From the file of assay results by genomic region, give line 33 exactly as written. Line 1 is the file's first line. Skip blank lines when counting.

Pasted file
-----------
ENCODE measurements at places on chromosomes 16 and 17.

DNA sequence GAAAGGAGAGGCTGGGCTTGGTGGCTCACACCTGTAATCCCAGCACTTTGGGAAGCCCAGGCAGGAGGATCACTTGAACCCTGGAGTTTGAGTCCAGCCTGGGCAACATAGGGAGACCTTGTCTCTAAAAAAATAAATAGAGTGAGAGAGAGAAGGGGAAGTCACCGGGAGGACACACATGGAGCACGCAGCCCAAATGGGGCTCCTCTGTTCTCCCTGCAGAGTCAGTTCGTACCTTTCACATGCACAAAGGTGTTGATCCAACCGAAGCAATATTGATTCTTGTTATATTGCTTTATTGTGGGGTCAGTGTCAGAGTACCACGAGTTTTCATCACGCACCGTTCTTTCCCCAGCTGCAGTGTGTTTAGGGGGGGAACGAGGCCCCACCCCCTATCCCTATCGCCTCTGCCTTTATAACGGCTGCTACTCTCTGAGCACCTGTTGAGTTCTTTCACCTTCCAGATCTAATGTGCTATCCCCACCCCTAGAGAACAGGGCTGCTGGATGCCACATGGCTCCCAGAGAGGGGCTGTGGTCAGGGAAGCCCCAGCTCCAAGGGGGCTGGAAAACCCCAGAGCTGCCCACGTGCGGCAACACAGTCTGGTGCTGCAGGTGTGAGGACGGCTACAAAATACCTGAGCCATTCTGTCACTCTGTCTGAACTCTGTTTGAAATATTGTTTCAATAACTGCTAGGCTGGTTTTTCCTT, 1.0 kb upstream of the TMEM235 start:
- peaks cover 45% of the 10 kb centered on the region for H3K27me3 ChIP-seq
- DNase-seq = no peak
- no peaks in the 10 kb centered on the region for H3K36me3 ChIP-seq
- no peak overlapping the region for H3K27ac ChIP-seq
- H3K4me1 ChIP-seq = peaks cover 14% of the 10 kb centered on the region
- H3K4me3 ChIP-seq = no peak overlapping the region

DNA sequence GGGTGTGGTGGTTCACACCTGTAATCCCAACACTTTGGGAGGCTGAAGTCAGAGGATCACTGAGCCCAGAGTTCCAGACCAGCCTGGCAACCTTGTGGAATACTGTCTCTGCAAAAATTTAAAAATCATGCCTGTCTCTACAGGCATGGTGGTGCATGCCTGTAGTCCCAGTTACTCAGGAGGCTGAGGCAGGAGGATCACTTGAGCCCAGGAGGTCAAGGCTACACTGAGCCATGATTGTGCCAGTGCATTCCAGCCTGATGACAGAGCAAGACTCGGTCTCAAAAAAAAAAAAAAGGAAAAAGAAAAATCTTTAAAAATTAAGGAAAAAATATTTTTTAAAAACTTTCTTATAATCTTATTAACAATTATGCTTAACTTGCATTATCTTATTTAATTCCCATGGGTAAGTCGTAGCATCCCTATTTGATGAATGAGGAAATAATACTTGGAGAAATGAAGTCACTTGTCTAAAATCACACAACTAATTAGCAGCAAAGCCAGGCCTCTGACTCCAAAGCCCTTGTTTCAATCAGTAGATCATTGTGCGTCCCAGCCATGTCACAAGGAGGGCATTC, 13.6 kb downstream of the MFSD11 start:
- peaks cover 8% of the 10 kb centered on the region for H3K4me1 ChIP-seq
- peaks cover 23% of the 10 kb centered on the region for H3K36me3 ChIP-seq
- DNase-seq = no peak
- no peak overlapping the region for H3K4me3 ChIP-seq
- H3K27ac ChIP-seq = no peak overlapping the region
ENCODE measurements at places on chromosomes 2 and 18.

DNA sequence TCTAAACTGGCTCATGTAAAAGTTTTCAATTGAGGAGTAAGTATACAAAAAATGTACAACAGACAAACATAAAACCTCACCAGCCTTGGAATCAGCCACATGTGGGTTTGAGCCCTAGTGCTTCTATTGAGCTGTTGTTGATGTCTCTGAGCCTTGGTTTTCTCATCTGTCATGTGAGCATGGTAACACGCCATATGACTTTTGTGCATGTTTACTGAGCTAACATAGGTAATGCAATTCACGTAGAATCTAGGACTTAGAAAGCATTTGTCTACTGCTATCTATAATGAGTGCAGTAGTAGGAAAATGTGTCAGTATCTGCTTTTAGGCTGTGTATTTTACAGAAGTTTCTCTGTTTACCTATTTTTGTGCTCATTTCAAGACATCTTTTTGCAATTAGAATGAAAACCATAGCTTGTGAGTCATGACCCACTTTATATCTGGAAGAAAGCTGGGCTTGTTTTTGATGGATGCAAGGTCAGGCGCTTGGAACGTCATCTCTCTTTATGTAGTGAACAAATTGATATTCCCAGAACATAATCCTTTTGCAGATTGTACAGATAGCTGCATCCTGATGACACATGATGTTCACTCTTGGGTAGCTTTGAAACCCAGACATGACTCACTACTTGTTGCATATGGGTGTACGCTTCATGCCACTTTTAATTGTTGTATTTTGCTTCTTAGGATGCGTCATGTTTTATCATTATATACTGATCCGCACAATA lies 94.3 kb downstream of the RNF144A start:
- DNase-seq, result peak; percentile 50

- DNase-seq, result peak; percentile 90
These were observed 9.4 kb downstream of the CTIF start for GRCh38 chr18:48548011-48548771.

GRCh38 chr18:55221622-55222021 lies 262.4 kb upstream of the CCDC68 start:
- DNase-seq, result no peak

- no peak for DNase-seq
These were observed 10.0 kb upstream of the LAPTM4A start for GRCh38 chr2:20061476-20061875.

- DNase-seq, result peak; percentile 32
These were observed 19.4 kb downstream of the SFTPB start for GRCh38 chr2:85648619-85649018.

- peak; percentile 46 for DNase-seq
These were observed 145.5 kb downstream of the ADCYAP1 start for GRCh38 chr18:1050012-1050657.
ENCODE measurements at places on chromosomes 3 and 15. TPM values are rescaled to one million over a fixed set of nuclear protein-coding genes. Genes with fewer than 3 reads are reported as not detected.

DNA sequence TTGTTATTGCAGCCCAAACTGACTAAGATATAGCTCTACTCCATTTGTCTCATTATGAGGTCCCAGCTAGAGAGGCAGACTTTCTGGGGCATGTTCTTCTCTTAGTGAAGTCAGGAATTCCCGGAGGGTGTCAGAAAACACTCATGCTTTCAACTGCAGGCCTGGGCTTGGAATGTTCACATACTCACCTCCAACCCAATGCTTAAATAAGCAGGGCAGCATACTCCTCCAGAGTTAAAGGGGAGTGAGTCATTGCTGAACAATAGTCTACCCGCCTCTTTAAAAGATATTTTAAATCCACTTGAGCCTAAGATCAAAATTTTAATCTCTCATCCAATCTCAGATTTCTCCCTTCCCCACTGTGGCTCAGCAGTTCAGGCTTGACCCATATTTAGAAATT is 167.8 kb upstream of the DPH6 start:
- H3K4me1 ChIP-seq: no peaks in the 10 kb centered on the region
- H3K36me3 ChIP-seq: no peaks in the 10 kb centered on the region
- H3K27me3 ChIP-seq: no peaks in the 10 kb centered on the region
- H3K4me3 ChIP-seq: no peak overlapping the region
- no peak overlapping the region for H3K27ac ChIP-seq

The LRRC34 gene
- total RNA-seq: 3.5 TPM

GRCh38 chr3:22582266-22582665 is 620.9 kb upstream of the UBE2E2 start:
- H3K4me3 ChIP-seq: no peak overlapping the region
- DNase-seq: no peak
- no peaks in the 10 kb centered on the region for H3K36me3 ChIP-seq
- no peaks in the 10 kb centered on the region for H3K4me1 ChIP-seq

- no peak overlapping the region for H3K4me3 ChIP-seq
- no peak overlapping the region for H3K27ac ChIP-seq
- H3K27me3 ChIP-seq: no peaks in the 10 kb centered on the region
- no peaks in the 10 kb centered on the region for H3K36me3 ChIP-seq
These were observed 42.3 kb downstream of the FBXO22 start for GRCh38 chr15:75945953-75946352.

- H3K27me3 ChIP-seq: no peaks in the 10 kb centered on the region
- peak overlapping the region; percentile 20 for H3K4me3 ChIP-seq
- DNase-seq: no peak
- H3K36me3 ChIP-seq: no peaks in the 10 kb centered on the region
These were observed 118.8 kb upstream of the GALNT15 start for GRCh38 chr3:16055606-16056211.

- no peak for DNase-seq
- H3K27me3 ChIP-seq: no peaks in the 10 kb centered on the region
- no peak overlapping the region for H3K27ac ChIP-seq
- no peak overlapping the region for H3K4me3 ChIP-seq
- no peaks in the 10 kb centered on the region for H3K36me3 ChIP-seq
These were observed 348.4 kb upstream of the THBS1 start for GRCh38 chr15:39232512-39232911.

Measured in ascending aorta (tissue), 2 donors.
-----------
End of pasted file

- H3K4me3 ChIP-seq: no peak overlapping the region